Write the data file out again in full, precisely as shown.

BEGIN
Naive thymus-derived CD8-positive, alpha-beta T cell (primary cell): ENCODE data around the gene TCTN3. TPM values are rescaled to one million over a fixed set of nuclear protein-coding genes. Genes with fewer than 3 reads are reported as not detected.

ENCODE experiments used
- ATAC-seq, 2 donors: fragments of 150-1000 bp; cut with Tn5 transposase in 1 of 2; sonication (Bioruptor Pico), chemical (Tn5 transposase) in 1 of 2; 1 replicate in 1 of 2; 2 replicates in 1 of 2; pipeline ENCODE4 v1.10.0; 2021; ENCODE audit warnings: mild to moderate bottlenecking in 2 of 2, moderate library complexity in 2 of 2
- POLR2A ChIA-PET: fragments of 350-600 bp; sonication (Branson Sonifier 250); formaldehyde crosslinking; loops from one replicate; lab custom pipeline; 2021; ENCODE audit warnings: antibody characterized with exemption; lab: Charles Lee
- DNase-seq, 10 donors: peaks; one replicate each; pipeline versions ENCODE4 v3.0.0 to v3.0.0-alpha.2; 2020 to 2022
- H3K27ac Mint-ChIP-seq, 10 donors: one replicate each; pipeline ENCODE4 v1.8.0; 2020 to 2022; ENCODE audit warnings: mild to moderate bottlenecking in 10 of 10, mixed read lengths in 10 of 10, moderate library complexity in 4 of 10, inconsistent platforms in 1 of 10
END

Naive thymus-derived CD8-positive, alpha-beta T cell (primary cell): ENCODE data around the gene TCTN3. TPM values are rescaled to one million over a fixed set of nuclear protein-coding genes. Genes with fewer than 3 reads are reported as not detected.

ENCODE experiments used
- ATAC-seq, 2 donors: fragments of 150-1000 bp; cut with Tn5 transposase in 1 of 2; sonication (Bioruptor Pico), chemical (Tn5 transposase) in 1 of 2; 1 replicate in 1 of 2; 2 replicates in 1 of 2; pipeline ENCODE4 v1.10.0; 2021; ENCODE audit warnings: mild to moderate bottlenecking in 2 of 2, moderate library complexity in 2 of 2
- POLR2A ChIA-PET: fragments of 350-600 bp; sonication (Branson Sonifier 250); formaldehyde crosslinking; loops from one replicate; lab custom pipeline; 2021; ENCODE audit warnings: antibody characterized with exemption; lab: Charles Lee
- DNase-seq, 10 donors: peaks; one replicate each; pipeline versions ENCODE4 v3.0.0 to v3.0.0-alpha.2; 2020 to 2022
- H3K27ac Mint-ChIP-seq, 10 donors: one replicate each; pipeline ENCODE4 v1.8.0; 2020 to 2022; ENCODE audit warnings: mild to moderate bottlenecking in 10 of 10, mixed read lengths in 10 of 10, moderate library complexity in 4 of 10, inconsistent platforms in 1 of 10